SA man ac­cused of not be­ing qual­i­fied pro­fes­sor

Swazi Observer - - NATIONAL NEWS -

AMONG the al­le­ga­tions made by Min­is­ter of Labour and So­cial Se­cu­rity Win­nie Ma­gag­ula when mak­ing sub­mis­sions in Par­lia­ment was that amongst the many rea­sons that led to the clo­sure of the Swazi­land Chris­tian Univer­sity (SCU) were that the in­sti­tu­tion had hired a man from Cape Town who had never seen the in­side of a univer­sity.

Ma­gag­ula was re­spond­ing af­ter Mem­bers of Par­lia­ment ques­tioned why SCU had been closed down with­out any warn­ing.

The man that the min­is­ter was al­legedly re­fer­ring to is Pro­fes­sor Daniel James James Ncayiyana, who was vice chan­cel­lor from the day the in­sti­tu­tion started its op­er­a­tion be­fore leav­ing last year.

Pro­fes­sor Ncayiyana, who is based in Cape Town South Africa, where he op­er­ates a con­sul­tancy group Benguela Health, was also Vice-Chan­cel­lor at the Dur­ban Univer­sity of Tech­nol­ogy be­tween 2001 and 2005, Deputy Vice-Chan­cel­lor, Univer­sity of Cape Town be­tween 1996 and 2001.

He also served as Vice-Chan­cel­lor in the Univer­sity of Transkei be­tween 1991 and 1993 amongst other man­age­ment ex­pe­ri­ences.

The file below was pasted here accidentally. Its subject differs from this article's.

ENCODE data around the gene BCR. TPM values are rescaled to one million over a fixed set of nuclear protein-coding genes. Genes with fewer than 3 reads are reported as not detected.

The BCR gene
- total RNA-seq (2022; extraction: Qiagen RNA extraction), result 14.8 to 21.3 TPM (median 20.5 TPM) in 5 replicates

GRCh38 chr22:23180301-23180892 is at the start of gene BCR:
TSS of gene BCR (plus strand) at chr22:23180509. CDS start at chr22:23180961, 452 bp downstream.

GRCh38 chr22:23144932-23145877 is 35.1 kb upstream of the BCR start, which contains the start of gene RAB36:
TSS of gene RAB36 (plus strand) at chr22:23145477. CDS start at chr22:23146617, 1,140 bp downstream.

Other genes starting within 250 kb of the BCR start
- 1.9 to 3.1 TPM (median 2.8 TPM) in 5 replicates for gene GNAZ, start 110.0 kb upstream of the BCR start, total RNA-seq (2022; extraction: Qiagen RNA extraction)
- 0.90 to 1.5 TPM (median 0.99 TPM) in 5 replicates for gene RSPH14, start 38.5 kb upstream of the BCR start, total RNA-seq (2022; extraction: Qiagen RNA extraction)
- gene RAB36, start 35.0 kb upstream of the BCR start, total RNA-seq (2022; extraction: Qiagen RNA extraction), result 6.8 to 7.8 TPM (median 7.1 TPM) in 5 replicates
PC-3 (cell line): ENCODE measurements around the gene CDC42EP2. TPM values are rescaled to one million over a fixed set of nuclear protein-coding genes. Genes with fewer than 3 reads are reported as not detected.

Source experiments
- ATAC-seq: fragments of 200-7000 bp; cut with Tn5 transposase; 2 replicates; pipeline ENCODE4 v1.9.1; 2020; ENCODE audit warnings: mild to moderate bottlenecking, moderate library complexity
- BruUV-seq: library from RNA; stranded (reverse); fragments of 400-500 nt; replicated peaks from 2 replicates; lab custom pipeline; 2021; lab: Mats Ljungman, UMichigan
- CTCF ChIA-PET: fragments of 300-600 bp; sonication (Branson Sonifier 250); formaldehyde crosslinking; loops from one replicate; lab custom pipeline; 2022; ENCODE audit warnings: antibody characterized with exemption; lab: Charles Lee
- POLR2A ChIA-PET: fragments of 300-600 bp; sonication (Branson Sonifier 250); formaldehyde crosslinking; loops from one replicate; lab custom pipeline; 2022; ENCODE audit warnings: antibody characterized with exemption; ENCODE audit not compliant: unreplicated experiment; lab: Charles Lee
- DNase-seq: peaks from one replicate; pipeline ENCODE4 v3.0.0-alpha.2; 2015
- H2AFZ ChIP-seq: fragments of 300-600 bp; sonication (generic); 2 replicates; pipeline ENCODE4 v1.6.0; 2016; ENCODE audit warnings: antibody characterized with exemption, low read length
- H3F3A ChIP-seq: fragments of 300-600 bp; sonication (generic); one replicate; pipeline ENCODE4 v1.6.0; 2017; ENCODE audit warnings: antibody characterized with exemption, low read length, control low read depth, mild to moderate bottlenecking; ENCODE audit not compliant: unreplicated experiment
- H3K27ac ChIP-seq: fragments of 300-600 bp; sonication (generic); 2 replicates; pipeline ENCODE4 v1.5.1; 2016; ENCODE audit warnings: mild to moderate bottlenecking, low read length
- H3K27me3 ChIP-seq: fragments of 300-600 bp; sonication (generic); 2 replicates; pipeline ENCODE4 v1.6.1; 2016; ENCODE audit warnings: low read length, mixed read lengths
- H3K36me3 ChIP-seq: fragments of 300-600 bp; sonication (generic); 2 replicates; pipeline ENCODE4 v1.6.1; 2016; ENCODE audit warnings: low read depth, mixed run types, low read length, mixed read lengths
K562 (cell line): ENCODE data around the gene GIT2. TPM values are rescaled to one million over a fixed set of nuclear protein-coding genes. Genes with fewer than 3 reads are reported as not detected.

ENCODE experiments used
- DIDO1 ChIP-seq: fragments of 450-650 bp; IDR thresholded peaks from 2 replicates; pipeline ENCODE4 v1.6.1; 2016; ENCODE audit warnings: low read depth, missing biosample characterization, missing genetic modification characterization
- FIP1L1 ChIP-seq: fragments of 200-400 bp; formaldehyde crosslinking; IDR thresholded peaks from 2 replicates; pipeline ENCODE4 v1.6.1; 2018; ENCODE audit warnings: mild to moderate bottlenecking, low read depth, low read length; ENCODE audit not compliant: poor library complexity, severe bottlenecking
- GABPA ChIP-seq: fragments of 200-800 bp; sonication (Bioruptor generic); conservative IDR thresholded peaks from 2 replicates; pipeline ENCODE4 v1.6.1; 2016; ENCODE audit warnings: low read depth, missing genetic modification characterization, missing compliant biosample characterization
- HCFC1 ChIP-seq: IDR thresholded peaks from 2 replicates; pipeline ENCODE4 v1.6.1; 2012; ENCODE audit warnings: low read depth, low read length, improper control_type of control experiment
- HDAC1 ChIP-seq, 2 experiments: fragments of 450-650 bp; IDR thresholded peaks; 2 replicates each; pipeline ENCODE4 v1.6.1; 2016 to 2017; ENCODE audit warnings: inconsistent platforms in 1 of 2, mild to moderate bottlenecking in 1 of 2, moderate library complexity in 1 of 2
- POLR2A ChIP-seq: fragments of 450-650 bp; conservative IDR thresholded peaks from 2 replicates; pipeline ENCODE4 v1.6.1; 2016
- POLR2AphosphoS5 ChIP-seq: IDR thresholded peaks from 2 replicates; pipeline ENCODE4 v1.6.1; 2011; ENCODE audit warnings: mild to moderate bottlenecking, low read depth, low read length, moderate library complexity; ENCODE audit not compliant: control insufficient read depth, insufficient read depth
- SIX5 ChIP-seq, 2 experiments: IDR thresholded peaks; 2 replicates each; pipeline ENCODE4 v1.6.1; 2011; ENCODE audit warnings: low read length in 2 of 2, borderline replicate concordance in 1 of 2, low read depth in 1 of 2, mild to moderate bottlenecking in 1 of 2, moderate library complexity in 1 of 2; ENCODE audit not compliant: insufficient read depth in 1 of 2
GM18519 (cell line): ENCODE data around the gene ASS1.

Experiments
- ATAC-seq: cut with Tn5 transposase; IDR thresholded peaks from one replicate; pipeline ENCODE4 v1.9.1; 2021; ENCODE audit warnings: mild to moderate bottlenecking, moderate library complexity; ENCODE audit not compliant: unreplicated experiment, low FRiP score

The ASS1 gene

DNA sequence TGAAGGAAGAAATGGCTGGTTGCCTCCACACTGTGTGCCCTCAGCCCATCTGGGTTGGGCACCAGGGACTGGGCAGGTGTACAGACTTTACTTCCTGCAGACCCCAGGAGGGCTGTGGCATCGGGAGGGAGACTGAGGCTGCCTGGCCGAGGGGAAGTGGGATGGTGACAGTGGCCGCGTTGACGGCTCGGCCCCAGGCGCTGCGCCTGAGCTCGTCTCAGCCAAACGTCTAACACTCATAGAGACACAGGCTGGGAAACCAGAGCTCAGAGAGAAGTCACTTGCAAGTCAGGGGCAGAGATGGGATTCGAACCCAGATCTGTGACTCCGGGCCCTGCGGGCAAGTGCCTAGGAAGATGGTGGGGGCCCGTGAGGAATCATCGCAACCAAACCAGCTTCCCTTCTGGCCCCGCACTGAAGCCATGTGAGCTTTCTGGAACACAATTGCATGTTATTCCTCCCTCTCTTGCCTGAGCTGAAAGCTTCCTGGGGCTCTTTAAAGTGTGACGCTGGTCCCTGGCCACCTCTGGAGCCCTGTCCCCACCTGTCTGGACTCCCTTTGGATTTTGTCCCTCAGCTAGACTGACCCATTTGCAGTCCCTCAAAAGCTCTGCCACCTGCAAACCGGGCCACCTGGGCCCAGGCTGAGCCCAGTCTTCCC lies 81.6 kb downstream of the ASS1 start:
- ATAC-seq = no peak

When reached for com­ment, Pro­fes­sor Ncayiyana con­firmed that he had been vice-chan­cel­lor of the in­sti­tu­tion and dur­ing his stint he made sure that the aca­demic pro­grammes of­fered were sound and he in­sisted that they were of the same stan­dard as South Africa.

“The pro­grammes were sound and I have no doubt in my mind that the stu­dents who were trained there were fully ca­pac­i­tated,” he said. He said it would be a mis­take for gov­ern­ment to com­pletely shut down the in­sti­tu­tion; in­stead it must in­vest in it be­cause it had po­ten­tial to be amongst the best.


He said be­cause it was still start­ing off, SCU had set­backs like fail­ing to at­tract highly qual­i­fied lec­tur­ers.

“The in­sti­tu­tion failed to at­tract highly qual­i­fied lec­tur­ers even though it had a few Korean lec­tur­ers who were ex­ten­sively qual­i­fied and even had PhDs. The oth­ers didn’t even have post grad­u­ates and that was a prob­lem that had to be worked on,” he said.

He fur­ther said what also got him wor­ried was the lack of lab­o­ra­to­ries but he still un­der­stood that the univer­sity was still start­ing off.

“I felt the stu­dents needed more prac­ti­cals but I have no doubt that they are ad­e­quately trained and they were would be bet­ter trained with the prac­ti­cals,” he said.

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